Irish football as we knew it is dead

The solution to Irish football’s decline is not to fire Stephen Kenny – it is to keep him, and fire everyone else at the FAI.

The biggest-selling Irish-published book in 2020 was “Champagne Football”, which told in great detail the story of the destruction of Irish football thanks, in no small part, to the utter incompetence and hubris of a man now known in football circles as John “Fucking” Delaney.

Anyone who read that book cannot have been surprised by the 1-0 loss against Luxembourg; the only surprise is that it wasn’t by more.

Yet the millions watching at home were seemingly operating under the delusion that Ireland should, for some reason, be thumping the likes of Luxembourg by two or three goals.

The question to ask all these people is – why?

Ireland has, at the moment, not one single player coveted by any decent club in Europe. And after a decade and a half of stinking up the international game with putrid anti-football, we should be grateful that we’re allowed to play with the rest at all.

We are reaping what we sowed in the usual cesspit of corruption and incompetence that is Irish public life, and we should get used to the idea that things are going to get worse before they get better.

Yet still the fans gather and sing “The Fields Of Athenry”, that anthem of the gaslit that for generations has been our only achievement of note at the finals of a major tournament while the others got on with the task of actually playing the game.

Changing the manager after the Luxembourg result would not make one iota of difference, as results are now irrelevant, and they have been for quite some time.

To mangle a quote by Bill Shankley, winning is no longer a matter of life or death – it is much less important than that.

A cancer of incompetence is feeding on the cadaver of Irish football, metastasized by the whispering traitors who would sell their own mothers for a selfie with a well-known player and a grubby bit of power.

As such, the game can no longer be judged by what happens on the pitch, at any level.

It is, in every way, not fit for purpose.

24 hours after Ireland, with its population of five million, were beaten by Luxembourg, Denmark (population 5.8 million) were beating Moldova 8-0.

The Danes have a league with a hugely lucrative TV deal and teams that regularly qualify for the group stages of major European competitions.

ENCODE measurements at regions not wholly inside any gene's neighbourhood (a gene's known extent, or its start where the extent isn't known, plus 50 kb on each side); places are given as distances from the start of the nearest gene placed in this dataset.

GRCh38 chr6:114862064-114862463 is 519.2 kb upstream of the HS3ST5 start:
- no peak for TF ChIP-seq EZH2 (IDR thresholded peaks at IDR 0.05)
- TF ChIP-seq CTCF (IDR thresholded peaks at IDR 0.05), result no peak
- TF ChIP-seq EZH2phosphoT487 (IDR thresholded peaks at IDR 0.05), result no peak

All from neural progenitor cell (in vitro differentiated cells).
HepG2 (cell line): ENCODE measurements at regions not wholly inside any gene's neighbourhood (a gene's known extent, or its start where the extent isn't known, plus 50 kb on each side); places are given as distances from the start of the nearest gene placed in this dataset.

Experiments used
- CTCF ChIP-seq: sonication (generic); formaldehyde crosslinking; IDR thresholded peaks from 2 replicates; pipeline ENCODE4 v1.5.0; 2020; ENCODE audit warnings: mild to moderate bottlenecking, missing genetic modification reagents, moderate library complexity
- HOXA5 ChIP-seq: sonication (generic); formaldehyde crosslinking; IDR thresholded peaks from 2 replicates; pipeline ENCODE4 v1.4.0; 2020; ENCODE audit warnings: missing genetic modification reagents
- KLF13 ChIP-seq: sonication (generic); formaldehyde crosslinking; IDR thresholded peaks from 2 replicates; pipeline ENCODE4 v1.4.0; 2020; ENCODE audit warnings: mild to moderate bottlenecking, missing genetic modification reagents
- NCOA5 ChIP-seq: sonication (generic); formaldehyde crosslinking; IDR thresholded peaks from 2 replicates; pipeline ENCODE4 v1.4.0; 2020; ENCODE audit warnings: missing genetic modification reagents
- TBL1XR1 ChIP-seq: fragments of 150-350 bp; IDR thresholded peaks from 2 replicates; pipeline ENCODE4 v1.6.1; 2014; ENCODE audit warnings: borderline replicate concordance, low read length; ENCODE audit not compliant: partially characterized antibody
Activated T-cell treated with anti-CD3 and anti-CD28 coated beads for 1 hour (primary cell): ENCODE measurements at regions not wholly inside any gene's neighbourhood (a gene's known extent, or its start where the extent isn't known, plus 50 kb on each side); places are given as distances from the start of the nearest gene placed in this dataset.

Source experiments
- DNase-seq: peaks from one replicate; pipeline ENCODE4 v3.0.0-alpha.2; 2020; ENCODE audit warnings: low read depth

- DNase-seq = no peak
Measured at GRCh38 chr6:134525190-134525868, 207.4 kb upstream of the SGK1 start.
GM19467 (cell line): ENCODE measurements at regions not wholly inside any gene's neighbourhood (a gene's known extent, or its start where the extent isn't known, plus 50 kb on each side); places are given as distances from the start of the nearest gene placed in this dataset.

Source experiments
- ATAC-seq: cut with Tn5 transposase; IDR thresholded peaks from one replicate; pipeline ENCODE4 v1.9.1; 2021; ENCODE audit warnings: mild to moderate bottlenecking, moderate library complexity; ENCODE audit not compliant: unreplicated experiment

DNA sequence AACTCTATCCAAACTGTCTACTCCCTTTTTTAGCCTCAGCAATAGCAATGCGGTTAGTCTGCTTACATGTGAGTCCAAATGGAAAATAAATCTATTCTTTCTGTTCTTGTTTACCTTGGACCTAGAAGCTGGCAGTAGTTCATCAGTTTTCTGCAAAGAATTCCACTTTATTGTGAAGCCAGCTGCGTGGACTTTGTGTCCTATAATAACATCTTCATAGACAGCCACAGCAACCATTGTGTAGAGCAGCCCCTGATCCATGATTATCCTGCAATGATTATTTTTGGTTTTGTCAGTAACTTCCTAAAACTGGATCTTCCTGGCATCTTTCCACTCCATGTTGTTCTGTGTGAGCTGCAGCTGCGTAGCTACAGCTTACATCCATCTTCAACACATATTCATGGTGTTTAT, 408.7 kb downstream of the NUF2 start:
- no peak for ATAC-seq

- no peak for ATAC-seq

The League Of Ireland has a one-camera set-up for most matches on a dodgy streaming platform – and in at least one ground, that camera is placed in an area no fans are allowed, so decrepit is the stadium in question.

There is never any guarantee that the teams that start the league campaign will actually get to finish it. The paucity of resources available to it are a stain on what was once a proud football nation whose domestic league produced players that went on to play for Liverpool and Manchester United.

On the coaching side, we continue to suffer from Dutch “erm” disease, where anyone with a Netherlands passport is considered a soccer savant, regardless of the evidence of our own eyes and ears.

We persist in talking of six-year-olds as elite prospects, despite all the evidence that such thinking is a mountain of sparkly unicorn shite dreamed up by weak-minded idiots who know nothing about either children or football.

The Football Association of Ireland has long been a triumphant failure of style over substance, despite having none of the former.

It’s a sporting Ponzi scheme that has ripped the dreams from the bosom of loyal fans while pissing on players and telling them it’s raining, all led by a golden shower of shysters who, staggeringly, are still free men despite an incompetence bordering on the criminal

The Irish men’s soccer team does not need a new manager – the current one is about the only one who has talked any sense at all in the organisation in the last ten years.

Instead it needs the corporate version of an oncologist to weed out and destroy the cancer of vested interests and the assorted sleeveens that have been allowed to usurp the game that used to be ours.

Irish football as we knew it is dead, and what has replaced it is no longer worth having.

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